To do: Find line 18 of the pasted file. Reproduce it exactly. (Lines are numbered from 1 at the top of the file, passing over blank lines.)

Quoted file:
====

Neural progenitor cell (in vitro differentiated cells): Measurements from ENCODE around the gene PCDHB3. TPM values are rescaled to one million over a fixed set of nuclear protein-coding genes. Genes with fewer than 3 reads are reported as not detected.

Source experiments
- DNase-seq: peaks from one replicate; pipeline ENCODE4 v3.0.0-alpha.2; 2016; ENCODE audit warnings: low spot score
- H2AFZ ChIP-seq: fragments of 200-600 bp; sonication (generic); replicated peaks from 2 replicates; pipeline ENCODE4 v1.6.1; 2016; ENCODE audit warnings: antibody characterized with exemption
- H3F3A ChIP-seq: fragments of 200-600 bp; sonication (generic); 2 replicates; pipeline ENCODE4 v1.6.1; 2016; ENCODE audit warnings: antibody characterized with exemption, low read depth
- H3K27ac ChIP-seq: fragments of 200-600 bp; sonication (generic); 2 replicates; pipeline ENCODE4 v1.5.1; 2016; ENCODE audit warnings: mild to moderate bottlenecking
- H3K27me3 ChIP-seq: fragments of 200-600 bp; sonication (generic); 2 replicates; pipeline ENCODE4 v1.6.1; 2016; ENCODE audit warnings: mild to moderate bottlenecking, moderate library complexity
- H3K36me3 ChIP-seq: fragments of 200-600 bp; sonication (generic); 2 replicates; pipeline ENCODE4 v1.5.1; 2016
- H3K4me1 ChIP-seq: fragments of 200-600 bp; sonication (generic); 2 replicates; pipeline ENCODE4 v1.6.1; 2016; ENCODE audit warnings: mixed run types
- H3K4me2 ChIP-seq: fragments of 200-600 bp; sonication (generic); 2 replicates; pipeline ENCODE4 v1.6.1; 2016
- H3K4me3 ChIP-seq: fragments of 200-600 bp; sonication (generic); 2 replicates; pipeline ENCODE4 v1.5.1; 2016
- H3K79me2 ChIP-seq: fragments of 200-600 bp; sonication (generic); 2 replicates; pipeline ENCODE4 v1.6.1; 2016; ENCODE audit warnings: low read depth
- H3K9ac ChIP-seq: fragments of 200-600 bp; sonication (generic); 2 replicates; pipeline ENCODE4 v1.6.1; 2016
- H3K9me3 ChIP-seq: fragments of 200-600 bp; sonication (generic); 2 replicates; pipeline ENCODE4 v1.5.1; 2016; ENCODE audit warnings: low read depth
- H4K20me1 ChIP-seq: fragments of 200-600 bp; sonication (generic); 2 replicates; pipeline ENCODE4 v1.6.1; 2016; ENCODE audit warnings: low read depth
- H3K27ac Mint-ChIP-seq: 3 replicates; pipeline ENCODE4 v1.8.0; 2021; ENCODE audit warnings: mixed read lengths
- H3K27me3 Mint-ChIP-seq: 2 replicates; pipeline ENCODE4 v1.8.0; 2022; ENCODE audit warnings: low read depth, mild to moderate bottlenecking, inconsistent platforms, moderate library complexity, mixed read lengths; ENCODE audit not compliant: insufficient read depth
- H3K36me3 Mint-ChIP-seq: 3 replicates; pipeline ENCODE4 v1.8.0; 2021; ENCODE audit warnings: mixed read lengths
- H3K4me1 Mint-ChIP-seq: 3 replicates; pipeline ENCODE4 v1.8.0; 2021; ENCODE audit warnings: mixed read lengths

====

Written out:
- H3K36me3 Mint-ChIP-seq: 3 replicates; pipeline ENCODE4 v1.8.0; 2021; ENCODE audit warnings: mixed read lengths